Thank you, God, for this food,
for life, and health
and all that is good.—Amen.
Today, we come to the Lord’s table through the practice of communion. We do not use a table grace like we do around the daily kitchen or dining room table; instead we use the liturgy. The liturgy for today was written hundreds of years ago, but it reconnects us to the night Jesus shared the cup and the bread with his disciples before he was arrested, tried, and crucified.
The liturgy blesses the elements, retells the story, confesses our sins, and asks if we believe in Jesus who was sent to teach us how to love one another, and then died to take away our sins. Communion is a sacrament and in the Methodist denomination, it is an open table to anybody who accepts Christ as savior.
As part of a sacrament, there are a few things to understand about the process. The elements are not blessed until the “institution” is read. This is the section of the liturgy that never changes and tells that Jesus took the bread, tore it, and gave it to the disciples saying, “Take, eat, this is my body. . .” and when he took the cup saying, “Take, drink, this is the blood . . “
Once the elements are blessed, the leftovers are still blessed and are to be consumed while at the church or are disposed by returning it to the earth. This is the Methodist tradition and other denominations do things differently.
For instance, Methodists typically use grape juice rather than wine, but other denominations may use wine. One communion I recently participated in did not explain first that the outer cups were wine while the inner rings of cups were juice. It was a surprise when the ‘juice’ had a warming sensation as it went down.
The liturgy creates a continuity of the communion practice much like a table grace does when family or friends sit down to a meal together. The prayers reconnect us to God. We give thanks for the nourishment, thanks for the blessings God has provided, but we also thank God for those who prepared the meal, for the gifts that God provides Sometimes we include prayers of supplication and/or for forgiveness. These same elements are included in the practice of communion.
As God’s children, we are blessed. We are granted grace for our human mistakes. And when we talk with God, we are forgiven. The Christian practices we use in our daily lives keep us connected to God. When we pray together at our tables or during communion, we strengthen our relationship with God.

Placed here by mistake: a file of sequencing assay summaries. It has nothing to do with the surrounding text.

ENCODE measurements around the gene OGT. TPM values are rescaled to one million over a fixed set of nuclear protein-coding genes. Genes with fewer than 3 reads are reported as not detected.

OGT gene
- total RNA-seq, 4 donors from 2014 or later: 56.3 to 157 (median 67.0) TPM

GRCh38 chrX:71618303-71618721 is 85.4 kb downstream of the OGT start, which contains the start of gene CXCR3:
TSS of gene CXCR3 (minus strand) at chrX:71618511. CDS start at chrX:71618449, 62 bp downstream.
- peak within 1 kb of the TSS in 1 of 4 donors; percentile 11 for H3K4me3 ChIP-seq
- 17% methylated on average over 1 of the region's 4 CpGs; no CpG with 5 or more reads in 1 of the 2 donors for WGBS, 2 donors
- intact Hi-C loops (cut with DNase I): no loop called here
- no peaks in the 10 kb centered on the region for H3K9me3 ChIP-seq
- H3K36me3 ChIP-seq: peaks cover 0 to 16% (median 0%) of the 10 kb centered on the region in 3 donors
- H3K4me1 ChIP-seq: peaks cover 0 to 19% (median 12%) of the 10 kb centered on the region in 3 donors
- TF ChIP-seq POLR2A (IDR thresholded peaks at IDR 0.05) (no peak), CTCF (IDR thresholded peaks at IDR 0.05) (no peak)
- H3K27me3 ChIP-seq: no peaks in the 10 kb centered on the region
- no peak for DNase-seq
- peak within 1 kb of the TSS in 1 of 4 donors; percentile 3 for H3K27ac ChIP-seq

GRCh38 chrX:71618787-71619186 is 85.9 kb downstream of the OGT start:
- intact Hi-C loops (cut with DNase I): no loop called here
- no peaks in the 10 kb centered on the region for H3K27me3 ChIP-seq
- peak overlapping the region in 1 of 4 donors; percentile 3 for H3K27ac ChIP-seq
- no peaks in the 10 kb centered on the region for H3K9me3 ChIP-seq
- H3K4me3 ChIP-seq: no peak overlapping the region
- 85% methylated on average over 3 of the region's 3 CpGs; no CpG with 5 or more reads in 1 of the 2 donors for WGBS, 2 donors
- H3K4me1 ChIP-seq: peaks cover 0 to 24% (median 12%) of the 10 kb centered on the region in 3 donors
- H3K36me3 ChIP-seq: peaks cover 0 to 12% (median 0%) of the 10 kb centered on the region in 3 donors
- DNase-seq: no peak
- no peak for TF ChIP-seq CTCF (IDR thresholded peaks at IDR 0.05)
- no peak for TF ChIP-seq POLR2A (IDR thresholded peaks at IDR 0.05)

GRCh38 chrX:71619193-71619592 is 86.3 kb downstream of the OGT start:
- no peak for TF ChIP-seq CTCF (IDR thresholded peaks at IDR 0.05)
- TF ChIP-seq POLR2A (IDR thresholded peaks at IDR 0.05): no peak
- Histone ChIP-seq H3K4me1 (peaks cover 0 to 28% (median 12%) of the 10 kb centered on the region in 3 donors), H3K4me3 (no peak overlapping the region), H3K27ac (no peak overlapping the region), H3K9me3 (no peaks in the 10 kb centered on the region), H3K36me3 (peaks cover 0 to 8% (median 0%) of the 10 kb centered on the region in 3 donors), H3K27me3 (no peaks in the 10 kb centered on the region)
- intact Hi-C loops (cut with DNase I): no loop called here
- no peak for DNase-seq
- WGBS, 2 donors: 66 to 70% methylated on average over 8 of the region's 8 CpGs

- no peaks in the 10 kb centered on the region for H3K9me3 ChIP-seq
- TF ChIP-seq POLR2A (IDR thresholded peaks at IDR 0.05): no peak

Table Grace for Communion
Be present at our table, Lord.
Bless the bread and the cup
We are about to share.
May the body and blood of Christ
Sustain our Christian faith
And strengthen our relationship with you.
Thank you for the blessings
You have granted us,
May we lovingly serve one another
So they may experience your grace
And be In Christian fellowship
Now and forever. —Amen
2 responses to “Lord, Be Present at Our Table”
Thank you for the post. You may also want to research the early Moravian and Methodist Love Feasts. These incorporated some handed down prayers of thankfulness.
For more on John Wesley, I would like to invite you to the website for the book series, The Asbury Triptych Series. The trilogy based on the life of Francis Asbury, the young protégé of John Wesley and George Whitefield, opens with the book, Black Country. The opening novel in this three-book series details the amazing movement of Wesley and Whitefield in England and Ireland as well as its life-changing effect on a Great Britain sadly in need of transformation. In one of the chapters, the book features a Wesleyan love feast. Black Country also details the Wesleyan movement’s effect on the future leader of Christianity in the American colonies, Francis Asbury. The website for the book series is http://www.francisasburytriptych.com. Please enjoy the numerous articles on the website. Again, thank you, for the post.
Thank you for the suggestion. I have not participated in a Love Feast, but have considered trying to conduct one.